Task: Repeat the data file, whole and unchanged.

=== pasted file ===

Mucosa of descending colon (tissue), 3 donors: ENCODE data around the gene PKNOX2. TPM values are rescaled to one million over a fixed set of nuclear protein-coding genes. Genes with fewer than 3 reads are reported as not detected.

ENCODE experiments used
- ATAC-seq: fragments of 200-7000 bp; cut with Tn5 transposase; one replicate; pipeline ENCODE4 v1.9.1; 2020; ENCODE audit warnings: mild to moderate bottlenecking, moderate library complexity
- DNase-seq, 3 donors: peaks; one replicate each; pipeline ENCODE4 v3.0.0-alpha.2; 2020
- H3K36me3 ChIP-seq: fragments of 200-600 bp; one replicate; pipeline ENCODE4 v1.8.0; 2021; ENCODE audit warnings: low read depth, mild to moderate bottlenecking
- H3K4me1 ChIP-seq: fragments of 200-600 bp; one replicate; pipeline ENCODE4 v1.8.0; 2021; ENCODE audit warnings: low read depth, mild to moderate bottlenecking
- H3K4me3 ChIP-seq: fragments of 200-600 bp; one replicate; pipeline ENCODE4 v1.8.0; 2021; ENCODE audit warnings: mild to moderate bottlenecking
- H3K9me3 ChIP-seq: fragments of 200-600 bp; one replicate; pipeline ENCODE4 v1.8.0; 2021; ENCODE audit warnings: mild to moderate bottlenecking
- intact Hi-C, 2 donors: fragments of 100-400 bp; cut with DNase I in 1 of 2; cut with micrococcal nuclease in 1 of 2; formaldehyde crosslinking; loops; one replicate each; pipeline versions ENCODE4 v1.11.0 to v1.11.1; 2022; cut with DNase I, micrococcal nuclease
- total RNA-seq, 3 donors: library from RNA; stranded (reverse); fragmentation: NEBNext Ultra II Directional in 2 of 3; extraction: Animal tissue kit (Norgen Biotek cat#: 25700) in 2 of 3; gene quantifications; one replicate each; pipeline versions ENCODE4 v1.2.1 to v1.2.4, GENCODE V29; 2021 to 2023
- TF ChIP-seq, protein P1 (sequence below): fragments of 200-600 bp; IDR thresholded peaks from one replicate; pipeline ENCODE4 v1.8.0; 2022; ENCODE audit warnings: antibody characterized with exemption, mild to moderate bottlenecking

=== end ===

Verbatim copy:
Mucosa of descending colon (tissue), 3 donors: ENCODE data around the gene PKNOX2. TPM values are rescaled to one million over a fixed set of nuclear protein-coding genes. Genes with fewer than 3 reads are reported as not detected.

ENCODE experiments used
- ATAC-seq: fragments of 200-7000 bp; cut with Tn5 transposase; one replicate; pipeline ENCODE4 v1.9.1; 2020; ENCODE audit warnings: mild to moderate bottlenecking, moderate library complexity
- DNase-seq, 3 donors: peaks; one replicate each; pipeline ENCODE4 v3.0.0-alpha.2; 2020
- H3K36me3 ChIP-seq: fragments of 200-600 bp; one replicate; pipeline ENCODE4 v1.8.0; 2021; ENCODE audit warnings: low read depth, mild to moderate bottlenecking
- H3K4me1 ChIP-seq: fragments of 200-600 bp; one replicate; pipeline ENCODE4 v1.8.0; 2021; ENCODE audit warnings: low read depth, mild to moderate bottlenecking
- H3K4me3 ChIP-seq: fragments of 200-600 bp; one replicate; pipeline ENCODE4 v1.8.0; 2021; ENCODE audit warnings: mild to moderate bottlenecking
- H3K9me3 ChIP-seq: fragments of 200-600 bp; one replicate; pipeline ENCODE4 v1.8.0; 2021; ENCODE audit warnings: mild to moderate bottlenecking
- intact Hi-C, 2 donors: fragments of 100-400 bp; cut with DNase I in 1 of 2; cut with micrococcal nuclease in 1 of 2; formaldehyde crosslinking; loops; one replicate each; pipeline versions ENCODE4 v1.11.0 to v1.11.1; 2022; cut with DNase I, micrococcal nuclease
- total RNA-seq, 3 donors: library from RNA; stranded (reverse); fragmentation: NEBNext Ultra II Directional in 2 of 3; extraction: Animal tissue kit (Norgen Biotek cat#: 25700) in 2 of 3; gene quantifications; one replicate each; pipeline versions ENCODE4 v1.2.1 to v1.2.4, GENCODE V29; 2021 to 2023
- TF ChIP-seq, protein P1 (sequence below): fragments of 200-600 bp; IDR thresholded peaks from one replicate; pipeline ENCODE4 v1.8.0; 2022; ENCODE audit warnings: antibody characterized with exemption, mild to moderate bottlenecking